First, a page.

UCL Institute for Global Prosperity


Funding awarded to explore the impact of displacement on adolescents’ mental health

23 March 2020

The Institute for Global Prosperity’s Hannah Sender is part of a new project ‘Understanding the impact of displacement on adolescents’ mental health: A cross-sector cross-country initiative’ which has been awarded funding by UCL Grand Challenges (Global Health).

Photo from Adolescent Lives project

By the end of 2018, 70.8 million people around the world had been forced from home by conflict and persecution, and over half of them were under 18 years old (UN, 2020). In addition to those displaced across international borders, there were 18.8 million new disaster-related internal displacements recorded at the end of 2017(Internal Displacement Monitoring Centre & Norwegian Refugee Council, 2018). More than 40% of those internally-displaced are under 18.

Supra-national and national policies have focused on the physical displacement of people from one place to another due to war and persecution and weather-related events. However, some academics and practitioners are calling for a more inclusive definition of displacement which reflects people’s experience of ‘the loss of the land and resources beneath [someone], a loss that leaves communities stranded in a place stripped of the very characteristics that made it inhabitable’ (Nixon, 2011: 7).Adolescents of all ages are significantly affected by events like displacement, and the social and physical environments they find themselves in. The humanitarian community continues to use 18 years old to define children from adults, and deliver programmes according to this distinction. However, ‘adolescence’ describes a developmental phase between 10-24 years old, problematically blurring the line between childhood and adulthood.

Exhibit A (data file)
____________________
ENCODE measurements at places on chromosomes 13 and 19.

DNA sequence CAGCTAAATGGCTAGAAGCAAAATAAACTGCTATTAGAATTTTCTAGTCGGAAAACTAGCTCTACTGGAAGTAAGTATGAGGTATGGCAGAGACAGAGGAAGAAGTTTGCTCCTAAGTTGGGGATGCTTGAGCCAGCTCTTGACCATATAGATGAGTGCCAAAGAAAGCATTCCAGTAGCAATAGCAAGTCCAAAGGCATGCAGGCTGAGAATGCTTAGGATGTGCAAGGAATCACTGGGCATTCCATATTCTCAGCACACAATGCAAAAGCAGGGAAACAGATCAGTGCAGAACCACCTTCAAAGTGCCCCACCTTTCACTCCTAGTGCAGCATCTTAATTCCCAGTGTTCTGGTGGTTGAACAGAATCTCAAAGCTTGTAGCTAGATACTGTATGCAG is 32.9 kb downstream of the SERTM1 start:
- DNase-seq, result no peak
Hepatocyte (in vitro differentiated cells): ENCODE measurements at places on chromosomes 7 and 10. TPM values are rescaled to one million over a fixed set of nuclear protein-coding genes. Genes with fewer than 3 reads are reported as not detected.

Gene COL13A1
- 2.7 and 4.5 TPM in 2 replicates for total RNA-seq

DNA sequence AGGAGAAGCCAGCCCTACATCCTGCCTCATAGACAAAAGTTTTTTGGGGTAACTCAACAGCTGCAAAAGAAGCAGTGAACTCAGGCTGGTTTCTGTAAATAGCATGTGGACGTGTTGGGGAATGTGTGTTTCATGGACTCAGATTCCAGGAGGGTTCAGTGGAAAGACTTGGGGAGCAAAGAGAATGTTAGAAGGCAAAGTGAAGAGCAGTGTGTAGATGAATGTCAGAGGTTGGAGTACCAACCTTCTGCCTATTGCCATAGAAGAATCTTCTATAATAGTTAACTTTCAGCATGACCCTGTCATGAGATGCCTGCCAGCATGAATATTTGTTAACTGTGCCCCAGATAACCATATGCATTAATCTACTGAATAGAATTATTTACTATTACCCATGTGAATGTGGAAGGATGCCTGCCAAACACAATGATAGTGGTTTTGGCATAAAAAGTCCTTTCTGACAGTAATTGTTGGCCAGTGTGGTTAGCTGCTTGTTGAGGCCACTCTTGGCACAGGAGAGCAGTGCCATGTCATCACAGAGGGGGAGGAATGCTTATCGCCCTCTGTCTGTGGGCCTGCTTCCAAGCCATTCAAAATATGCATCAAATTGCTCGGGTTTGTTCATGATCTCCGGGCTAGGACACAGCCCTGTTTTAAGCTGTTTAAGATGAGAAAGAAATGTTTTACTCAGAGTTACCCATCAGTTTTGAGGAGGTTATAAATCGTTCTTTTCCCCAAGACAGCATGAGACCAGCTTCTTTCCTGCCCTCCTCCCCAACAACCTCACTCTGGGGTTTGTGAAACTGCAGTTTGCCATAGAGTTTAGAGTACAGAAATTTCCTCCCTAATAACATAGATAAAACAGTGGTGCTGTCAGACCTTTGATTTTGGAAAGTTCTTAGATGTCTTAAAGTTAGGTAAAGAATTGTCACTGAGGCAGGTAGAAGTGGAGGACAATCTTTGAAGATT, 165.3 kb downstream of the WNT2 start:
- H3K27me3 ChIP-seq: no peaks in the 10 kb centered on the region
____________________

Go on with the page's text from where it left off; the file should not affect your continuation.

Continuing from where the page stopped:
The project will include representatives from local and international NGOs, governmental organisations and academic institutions in a conversation about diverse understandings of displacement, adolescent mental health and will deliver a co-designed conceptual framework for displacement and mental health through a literature review and webinar.

This preliminary work has the capacity to drive supra-national and national policy-makers’ strategies in a direction which supports people who have experienced diverse forms of displacement.

The cross-sector partnership is overseen by a team from the Institute of Child Health (Professor Monica Lakhanpaul), Institute of Education (Dr Kelly Dickson and Dr Mukdarut Bangpan), Global Health (Dr Miriam Orcutt) and Hannah Sender (Institute for Global Prosperity and Development Planning Unit).

For more information, please email hannah.sender@ucl.ac.uk

Photo taken by a young woman called Samar in a photography workshop, as part of the Adolescent Lives project on displacement and socio-cultural determinants of adolescent mental health.